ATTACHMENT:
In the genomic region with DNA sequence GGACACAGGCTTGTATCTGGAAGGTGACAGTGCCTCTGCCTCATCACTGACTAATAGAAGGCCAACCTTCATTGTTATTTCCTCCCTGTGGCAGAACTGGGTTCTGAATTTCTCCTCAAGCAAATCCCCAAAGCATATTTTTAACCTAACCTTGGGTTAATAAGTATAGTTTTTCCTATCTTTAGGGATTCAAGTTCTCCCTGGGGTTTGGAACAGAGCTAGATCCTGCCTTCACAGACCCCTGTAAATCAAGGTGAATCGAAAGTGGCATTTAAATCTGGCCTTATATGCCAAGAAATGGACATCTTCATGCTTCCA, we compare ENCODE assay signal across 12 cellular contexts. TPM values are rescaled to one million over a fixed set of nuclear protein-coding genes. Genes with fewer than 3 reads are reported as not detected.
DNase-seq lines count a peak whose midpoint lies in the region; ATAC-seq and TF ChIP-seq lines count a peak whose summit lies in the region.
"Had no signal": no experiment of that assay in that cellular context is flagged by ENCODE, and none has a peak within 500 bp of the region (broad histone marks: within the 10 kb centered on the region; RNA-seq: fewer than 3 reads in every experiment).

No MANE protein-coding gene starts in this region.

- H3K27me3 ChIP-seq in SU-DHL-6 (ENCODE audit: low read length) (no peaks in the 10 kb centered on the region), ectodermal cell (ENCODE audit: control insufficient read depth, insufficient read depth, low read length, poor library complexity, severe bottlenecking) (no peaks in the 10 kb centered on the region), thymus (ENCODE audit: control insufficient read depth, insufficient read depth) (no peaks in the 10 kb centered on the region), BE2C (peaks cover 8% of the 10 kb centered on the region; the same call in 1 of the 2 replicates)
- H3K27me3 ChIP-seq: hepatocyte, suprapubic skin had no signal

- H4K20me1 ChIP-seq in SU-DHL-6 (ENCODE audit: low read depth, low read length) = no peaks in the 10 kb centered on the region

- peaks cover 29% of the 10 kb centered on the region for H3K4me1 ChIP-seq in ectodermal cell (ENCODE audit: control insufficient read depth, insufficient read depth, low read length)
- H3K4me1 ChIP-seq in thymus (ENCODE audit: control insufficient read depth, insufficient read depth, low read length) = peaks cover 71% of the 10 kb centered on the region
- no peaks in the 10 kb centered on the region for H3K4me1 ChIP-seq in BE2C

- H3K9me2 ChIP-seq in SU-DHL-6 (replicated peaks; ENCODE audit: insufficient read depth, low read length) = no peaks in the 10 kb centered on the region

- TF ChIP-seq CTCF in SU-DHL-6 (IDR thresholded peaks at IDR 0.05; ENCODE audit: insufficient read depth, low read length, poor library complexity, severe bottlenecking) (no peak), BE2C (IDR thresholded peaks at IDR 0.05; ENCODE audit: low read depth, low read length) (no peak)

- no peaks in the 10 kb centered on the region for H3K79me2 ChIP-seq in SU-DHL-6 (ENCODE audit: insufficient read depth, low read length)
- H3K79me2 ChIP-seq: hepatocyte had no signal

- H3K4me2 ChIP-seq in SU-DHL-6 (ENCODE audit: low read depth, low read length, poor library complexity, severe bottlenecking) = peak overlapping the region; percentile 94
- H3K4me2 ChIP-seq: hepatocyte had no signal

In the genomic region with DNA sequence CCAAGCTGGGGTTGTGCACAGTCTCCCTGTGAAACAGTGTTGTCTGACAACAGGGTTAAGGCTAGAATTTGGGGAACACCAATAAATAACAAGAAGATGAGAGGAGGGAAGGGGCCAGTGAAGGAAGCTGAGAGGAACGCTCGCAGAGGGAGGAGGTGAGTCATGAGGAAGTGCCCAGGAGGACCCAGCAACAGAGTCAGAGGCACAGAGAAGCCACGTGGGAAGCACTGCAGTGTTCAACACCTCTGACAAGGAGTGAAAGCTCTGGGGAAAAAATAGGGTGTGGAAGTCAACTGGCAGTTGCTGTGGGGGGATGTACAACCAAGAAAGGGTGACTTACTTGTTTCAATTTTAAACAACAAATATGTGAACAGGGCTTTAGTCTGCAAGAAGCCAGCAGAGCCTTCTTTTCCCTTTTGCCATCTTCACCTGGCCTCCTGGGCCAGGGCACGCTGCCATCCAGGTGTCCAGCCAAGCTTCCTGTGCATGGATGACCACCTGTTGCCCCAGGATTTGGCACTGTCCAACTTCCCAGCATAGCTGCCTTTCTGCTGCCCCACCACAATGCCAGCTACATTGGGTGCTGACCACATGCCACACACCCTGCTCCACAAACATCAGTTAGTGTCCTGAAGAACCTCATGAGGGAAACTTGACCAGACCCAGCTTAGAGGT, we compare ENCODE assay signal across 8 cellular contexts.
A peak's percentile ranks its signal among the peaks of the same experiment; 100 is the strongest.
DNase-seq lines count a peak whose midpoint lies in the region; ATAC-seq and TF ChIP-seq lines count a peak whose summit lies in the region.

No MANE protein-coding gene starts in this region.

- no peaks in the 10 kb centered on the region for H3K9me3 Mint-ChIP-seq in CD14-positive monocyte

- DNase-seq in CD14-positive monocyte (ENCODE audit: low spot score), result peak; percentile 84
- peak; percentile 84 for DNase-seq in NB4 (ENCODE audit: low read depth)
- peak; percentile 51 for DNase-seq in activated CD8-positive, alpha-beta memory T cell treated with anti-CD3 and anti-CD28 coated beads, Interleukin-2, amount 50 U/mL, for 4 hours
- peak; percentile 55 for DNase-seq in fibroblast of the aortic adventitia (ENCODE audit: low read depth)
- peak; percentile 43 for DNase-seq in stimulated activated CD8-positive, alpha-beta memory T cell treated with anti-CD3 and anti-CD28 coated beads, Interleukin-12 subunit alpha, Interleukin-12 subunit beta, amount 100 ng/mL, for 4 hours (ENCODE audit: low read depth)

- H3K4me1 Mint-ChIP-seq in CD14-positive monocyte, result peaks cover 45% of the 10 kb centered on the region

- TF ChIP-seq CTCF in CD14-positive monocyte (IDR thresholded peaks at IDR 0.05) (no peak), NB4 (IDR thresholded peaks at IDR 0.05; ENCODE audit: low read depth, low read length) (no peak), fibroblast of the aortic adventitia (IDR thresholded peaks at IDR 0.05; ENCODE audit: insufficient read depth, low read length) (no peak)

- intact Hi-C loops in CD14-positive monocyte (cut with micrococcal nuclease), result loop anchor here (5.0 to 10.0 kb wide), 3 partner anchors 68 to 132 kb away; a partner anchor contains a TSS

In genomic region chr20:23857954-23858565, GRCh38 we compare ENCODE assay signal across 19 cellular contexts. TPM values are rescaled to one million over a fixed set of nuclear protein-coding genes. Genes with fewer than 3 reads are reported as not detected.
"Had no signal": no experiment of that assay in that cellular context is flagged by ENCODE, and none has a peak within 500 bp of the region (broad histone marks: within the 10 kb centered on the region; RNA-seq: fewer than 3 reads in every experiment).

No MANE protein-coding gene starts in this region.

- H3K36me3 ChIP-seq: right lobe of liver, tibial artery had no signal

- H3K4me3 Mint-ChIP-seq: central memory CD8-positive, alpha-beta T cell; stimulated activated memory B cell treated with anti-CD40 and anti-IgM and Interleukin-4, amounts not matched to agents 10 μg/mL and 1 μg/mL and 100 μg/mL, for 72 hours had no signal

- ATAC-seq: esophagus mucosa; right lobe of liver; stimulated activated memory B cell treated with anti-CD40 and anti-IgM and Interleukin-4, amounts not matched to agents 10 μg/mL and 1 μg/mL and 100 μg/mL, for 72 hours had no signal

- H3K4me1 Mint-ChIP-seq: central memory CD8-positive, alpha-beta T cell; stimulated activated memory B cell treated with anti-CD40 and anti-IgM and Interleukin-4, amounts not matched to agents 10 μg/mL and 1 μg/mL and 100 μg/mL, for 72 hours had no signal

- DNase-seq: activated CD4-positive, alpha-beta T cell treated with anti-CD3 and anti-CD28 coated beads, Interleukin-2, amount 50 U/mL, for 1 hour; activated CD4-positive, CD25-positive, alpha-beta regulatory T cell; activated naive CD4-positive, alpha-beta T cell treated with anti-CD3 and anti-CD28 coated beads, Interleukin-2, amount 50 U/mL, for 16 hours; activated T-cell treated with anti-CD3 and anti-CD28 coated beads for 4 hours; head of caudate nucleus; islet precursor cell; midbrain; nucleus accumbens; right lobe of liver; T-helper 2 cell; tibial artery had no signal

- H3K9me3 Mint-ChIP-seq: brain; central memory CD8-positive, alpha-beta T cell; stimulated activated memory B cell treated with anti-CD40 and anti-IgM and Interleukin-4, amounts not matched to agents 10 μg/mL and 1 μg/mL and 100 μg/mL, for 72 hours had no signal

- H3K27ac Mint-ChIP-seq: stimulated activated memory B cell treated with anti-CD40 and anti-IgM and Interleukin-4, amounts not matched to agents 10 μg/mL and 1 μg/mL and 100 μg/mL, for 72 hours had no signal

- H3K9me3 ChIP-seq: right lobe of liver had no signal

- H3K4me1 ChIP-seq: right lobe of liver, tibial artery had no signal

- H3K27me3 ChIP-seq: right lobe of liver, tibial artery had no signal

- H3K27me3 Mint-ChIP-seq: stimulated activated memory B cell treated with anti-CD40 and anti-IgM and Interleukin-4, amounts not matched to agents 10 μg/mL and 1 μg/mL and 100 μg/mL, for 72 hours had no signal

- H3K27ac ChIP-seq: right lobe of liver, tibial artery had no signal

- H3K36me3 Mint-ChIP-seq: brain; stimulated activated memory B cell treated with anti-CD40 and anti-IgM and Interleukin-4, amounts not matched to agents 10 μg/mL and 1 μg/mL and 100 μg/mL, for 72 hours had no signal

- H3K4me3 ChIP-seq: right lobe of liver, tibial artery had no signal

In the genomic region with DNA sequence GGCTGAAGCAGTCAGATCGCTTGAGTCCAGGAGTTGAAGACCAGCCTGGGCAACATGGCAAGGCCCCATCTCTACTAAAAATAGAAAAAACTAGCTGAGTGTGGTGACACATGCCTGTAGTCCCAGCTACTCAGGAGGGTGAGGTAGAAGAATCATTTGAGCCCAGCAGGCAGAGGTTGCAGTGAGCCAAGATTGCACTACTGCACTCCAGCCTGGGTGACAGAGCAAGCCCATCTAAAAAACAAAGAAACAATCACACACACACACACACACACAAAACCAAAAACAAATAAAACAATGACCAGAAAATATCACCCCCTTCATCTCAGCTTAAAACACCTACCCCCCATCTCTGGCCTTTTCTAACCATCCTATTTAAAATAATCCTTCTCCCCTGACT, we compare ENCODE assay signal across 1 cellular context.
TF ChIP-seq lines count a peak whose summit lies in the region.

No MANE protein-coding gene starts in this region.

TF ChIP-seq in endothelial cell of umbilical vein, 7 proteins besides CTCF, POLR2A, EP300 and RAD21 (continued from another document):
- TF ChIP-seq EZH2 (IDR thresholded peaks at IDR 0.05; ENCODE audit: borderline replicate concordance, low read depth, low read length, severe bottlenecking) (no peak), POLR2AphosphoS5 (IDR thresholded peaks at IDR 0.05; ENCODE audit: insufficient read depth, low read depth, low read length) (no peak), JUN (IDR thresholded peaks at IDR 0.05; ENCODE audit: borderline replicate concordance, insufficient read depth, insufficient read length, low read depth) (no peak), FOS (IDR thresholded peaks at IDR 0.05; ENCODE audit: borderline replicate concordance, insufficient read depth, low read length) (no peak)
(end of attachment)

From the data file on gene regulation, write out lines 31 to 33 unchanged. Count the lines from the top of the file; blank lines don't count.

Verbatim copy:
"Had no signal": no experiment of that assay in that cellular context is flagged by ENCODE, and none has a peak within 500 bp of the region (broad histone marks: within the 10 kb centered on the region; RNA-seq: fewer than 3 reads in every experiment).

No MANE protein-coding gene starts in this region.

- H3K36me3 ChIP-seq: right lobe of liver, tibial artery had no signal